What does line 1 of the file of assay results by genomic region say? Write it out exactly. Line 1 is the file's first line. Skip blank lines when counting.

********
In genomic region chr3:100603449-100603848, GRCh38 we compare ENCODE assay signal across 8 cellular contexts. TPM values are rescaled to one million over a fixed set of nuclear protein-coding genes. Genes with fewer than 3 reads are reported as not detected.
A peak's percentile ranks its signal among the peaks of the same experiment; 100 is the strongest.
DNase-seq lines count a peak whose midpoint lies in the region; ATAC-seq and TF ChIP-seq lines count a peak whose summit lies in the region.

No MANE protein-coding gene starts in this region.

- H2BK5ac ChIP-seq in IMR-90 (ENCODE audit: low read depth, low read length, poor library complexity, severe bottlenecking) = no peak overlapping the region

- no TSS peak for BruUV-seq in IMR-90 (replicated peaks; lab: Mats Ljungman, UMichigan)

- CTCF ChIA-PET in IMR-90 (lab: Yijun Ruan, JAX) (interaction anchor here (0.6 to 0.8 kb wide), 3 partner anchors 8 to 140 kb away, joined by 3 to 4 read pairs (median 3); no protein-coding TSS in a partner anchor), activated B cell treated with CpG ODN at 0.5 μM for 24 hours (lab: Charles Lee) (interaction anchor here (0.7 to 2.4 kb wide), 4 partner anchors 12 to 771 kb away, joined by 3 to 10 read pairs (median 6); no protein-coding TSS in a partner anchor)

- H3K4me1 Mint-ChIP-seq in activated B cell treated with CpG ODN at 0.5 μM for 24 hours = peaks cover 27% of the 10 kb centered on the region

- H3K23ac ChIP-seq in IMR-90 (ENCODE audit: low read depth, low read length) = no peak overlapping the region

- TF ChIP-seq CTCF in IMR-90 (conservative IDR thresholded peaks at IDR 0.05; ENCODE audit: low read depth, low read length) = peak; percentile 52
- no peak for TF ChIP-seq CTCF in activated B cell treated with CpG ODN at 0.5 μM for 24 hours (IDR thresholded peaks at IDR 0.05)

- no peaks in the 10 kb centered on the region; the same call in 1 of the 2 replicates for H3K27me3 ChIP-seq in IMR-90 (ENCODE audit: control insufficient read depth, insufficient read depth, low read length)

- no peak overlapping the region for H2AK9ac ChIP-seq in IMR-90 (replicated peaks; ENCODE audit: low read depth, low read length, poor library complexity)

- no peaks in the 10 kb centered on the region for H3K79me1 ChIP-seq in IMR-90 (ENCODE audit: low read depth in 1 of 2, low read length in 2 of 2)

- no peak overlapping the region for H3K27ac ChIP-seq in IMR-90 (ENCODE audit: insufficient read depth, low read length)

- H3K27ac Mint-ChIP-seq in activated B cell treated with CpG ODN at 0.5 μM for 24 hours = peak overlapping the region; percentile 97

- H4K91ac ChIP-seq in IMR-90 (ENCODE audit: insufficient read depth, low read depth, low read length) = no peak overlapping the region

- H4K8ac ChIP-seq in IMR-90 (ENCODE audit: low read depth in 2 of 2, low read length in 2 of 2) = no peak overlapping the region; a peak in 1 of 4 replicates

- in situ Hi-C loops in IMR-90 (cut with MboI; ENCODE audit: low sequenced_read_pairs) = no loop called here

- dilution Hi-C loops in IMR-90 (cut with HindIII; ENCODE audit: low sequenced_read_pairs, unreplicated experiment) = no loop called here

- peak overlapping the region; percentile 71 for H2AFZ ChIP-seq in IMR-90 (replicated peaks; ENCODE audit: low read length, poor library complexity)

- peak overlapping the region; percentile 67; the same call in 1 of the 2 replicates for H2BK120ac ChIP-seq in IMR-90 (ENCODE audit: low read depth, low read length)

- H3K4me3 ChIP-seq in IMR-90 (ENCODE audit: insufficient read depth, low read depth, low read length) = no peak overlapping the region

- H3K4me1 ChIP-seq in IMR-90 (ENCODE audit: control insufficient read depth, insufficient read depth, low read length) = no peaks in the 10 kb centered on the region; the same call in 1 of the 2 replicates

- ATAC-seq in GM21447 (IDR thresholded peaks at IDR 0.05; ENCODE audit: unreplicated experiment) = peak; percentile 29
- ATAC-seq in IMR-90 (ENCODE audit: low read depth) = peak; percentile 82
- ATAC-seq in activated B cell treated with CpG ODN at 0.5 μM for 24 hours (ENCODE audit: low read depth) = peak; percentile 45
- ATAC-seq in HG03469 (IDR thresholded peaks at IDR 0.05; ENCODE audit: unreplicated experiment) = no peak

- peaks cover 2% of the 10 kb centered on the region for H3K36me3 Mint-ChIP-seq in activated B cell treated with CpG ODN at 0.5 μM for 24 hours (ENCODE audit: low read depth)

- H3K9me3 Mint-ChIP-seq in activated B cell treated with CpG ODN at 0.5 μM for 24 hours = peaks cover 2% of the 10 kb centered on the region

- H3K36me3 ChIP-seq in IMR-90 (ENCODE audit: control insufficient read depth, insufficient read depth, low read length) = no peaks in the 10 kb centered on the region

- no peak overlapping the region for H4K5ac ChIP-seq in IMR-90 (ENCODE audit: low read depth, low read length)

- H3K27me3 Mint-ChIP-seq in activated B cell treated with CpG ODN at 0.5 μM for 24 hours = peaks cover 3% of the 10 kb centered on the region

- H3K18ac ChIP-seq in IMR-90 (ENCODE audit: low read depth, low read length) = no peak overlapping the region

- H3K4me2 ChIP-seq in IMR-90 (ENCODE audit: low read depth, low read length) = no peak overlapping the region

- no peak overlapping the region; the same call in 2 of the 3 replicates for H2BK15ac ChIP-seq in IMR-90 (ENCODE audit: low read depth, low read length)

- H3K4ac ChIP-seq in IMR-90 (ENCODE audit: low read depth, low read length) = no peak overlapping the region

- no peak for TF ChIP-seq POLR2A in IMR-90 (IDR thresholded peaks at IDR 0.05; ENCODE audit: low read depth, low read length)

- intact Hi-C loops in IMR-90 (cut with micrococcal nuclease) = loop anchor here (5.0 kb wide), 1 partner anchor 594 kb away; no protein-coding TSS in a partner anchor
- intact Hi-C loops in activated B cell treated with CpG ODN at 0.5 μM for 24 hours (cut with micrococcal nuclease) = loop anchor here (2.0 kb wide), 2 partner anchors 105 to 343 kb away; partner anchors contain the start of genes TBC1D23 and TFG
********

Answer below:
In genomic region chr3:100603449-100603848, GRCh38 we compare ENCODE assay signal across 8 cellular contexts. TPM values are rescaled to one million over a fixed set of nuclear protein-coding genes. Genes with fewer than 3 reads are reported as not detected.